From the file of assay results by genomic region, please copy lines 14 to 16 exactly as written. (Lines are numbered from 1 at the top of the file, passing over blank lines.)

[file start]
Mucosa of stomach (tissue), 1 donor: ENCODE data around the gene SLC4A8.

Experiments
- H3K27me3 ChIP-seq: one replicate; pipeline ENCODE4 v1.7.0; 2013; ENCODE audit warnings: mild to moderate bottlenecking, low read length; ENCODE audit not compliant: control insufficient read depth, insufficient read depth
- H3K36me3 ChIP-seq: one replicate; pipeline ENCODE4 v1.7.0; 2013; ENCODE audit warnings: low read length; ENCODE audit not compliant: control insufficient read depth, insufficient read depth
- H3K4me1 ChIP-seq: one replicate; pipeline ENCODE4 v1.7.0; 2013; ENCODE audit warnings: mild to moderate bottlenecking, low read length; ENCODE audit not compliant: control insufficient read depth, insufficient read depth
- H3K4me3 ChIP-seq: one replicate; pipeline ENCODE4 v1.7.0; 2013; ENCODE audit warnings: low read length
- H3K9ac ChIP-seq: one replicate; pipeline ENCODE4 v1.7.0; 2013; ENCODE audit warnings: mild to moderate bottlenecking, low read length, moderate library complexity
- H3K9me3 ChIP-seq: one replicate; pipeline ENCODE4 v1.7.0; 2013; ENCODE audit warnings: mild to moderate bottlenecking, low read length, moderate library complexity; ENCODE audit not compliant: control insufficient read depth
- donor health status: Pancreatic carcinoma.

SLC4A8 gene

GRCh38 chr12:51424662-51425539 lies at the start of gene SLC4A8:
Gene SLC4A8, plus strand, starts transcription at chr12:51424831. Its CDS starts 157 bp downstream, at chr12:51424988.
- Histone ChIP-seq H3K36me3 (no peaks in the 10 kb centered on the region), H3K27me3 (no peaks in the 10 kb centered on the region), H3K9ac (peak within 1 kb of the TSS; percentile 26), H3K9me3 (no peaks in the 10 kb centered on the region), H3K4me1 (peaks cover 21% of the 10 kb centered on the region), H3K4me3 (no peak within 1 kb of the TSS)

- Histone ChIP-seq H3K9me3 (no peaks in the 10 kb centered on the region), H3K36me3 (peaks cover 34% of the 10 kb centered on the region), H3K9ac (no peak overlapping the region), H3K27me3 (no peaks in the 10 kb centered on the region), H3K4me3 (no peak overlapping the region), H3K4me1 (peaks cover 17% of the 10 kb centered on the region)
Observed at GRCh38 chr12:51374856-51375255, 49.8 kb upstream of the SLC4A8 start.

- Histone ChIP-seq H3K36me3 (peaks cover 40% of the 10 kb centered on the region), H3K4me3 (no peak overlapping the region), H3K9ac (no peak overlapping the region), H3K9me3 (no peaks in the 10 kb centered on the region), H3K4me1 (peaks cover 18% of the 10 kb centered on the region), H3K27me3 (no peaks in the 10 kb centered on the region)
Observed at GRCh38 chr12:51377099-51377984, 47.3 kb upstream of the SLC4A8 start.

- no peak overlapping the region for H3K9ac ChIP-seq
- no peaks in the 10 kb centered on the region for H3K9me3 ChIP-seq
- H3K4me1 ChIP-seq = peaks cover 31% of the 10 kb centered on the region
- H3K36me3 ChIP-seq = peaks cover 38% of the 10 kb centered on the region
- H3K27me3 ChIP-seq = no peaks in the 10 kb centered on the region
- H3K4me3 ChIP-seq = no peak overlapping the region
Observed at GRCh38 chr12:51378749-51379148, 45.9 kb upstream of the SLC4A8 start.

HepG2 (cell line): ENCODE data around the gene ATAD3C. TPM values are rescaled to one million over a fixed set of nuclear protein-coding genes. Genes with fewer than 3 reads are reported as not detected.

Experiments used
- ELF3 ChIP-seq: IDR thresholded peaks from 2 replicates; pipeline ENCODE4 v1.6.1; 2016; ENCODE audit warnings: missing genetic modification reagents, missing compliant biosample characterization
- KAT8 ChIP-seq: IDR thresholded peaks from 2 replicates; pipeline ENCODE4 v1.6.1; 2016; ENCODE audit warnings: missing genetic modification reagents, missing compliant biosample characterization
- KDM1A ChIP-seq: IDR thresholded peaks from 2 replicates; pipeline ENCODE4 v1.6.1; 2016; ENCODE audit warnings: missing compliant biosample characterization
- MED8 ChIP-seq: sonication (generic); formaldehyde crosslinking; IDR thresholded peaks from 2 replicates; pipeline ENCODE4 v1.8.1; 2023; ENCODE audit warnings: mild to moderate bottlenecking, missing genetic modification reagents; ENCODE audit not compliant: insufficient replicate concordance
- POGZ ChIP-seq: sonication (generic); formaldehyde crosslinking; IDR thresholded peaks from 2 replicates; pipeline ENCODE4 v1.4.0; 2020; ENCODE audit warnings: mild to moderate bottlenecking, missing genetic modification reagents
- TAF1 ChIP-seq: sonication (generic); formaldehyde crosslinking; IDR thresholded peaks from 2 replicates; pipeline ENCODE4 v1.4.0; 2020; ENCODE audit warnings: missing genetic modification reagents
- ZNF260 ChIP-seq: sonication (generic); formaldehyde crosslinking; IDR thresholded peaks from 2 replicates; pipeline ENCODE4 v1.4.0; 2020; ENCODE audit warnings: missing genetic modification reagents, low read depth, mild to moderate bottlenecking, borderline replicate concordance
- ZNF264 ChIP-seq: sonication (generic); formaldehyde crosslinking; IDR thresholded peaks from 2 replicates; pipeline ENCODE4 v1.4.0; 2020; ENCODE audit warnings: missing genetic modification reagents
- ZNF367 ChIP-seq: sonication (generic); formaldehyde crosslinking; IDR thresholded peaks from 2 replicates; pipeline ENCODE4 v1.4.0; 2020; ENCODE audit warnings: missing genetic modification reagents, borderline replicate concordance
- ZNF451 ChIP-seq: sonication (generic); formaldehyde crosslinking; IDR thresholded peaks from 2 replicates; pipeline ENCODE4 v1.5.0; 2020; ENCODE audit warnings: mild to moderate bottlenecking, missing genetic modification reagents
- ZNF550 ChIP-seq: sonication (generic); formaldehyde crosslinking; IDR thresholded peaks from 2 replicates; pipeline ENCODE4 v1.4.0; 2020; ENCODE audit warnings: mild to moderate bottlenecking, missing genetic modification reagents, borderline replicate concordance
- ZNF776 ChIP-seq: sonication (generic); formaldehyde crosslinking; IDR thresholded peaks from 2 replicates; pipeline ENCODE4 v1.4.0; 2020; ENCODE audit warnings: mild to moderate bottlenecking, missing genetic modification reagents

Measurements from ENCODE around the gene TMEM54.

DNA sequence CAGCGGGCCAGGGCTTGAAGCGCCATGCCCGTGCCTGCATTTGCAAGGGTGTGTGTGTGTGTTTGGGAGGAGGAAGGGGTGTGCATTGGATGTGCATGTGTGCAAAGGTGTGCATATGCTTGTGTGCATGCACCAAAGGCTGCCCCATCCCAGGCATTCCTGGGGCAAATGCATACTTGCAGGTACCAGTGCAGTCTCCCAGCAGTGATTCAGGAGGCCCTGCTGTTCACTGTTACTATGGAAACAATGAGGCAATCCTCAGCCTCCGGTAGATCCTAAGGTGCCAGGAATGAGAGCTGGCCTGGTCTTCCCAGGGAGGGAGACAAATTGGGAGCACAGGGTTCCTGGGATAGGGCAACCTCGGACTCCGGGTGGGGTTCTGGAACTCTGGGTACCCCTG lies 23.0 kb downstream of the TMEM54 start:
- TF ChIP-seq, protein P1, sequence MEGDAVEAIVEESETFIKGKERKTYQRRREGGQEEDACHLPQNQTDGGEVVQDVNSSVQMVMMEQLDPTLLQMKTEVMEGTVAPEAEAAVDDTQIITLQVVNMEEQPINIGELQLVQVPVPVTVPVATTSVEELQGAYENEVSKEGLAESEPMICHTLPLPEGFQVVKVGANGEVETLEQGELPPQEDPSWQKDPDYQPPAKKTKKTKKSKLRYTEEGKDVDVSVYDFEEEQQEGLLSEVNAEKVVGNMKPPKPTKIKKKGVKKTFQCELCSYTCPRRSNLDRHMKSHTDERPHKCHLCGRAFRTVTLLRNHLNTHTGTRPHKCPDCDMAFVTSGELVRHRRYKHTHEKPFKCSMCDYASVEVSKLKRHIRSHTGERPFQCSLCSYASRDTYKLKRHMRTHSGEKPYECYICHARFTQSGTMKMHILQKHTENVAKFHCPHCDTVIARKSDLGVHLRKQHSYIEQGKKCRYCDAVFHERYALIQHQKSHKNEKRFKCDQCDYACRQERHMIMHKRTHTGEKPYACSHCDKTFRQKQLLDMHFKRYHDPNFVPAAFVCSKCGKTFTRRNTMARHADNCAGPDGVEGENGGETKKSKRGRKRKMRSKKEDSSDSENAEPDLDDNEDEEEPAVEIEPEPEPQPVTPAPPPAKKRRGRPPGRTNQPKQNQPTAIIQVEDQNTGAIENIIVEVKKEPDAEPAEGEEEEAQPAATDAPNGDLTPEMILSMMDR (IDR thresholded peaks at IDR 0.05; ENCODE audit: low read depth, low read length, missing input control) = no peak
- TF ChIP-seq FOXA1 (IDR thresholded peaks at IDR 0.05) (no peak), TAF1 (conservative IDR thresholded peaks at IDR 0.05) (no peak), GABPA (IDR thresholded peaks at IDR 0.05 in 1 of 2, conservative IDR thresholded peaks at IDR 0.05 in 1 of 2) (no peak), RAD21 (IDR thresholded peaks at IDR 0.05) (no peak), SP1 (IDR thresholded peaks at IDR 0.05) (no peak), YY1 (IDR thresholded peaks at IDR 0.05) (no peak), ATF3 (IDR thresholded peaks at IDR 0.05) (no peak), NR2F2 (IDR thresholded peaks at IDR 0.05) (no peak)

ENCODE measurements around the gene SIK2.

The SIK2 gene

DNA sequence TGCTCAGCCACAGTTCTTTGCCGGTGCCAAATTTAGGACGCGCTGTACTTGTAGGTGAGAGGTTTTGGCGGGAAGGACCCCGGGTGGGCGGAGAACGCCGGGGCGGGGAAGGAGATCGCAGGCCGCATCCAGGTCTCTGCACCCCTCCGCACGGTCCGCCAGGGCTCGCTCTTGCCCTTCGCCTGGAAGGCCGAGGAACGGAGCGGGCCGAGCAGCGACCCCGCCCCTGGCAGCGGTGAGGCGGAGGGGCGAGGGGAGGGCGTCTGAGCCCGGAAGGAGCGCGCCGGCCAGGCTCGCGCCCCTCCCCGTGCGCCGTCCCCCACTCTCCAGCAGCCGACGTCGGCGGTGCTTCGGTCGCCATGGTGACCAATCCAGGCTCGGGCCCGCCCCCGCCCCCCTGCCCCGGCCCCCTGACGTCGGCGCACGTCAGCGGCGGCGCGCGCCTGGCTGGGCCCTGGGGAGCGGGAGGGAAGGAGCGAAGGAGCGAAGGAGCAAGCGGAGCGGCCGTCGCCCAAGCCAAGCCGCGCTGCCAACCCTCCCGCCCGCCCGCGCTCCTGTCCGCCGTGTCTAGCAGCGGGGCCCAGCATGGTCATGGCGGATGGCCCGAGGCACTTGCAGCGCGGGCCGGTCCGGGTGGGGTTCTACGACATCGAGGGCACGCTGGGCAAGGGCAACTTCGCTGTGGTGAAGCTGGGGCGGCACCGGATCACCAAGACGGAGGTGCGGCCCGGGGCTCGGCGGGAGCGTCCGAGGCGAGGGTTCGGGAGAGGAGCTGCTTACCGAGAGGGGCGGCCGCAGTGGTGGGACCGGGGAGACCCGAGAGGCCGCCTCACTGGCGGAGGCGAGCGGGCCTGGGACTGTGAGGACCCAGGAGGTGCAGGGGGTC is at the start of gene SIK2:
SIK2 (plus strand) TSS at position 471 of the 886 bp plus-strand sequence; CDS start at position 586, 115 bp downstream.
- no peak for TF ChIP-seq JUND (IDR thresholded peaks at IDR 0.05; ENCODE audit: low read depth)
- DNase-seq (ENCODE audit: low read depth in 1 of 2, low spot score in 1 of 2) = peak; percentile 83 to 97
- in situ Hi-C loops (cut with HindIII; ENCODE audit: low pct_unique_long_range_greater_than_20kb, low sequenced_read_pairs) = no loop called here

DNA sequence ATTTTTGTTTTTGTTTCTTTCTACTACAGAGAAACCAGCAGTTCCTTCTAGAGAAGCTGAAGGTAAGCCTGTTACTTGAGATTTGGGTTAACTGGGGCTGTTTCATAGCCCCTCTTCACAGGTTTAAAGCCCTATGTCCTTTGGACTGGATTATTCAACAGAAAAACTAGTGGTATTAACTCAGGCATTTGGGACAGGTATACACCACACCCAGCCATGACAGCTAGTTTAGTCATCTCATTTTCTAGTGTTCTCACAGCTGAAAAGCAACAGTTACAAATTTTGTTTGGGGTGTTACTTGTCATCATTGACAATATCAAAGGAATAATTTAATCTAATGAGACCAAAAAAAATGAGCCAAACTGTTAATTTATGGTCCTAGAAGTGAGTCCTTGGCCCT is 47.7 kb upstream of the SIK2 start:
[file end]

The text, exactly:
- Histone ChIP-seq H3K9me3 (no peaks in the 10 kb centered on the region), H3K36me3 (peaks cover 34% of the 10 kb centered on the region), H3K9ac (no peak overlapping the region), H3K27me3 (no peaks in the 10 kb centered on the region), H3K4me3 (no peak overlapping the region), H3K4me1 (peaks cover 17% of the 10 kb centered on the region)
Observed at GRCh38 chr12:51374856-51375255, 49.8 kb upstream of the SLC4A8 start.

- Histone ChIP-seq H3K36me3 (peaks cover 40% of the 10 kb centered on the region), H3K4me3 (no peak overlapping the region), H3K9ac (no peak overlapping the region), H3K9me3 (no peaks in the 10 kb centered on the region), H3K4me1 (peaks cover 18% of the 10 kb centered on the region), H3K27me3 (no peaks in the 10 kb centered on the region)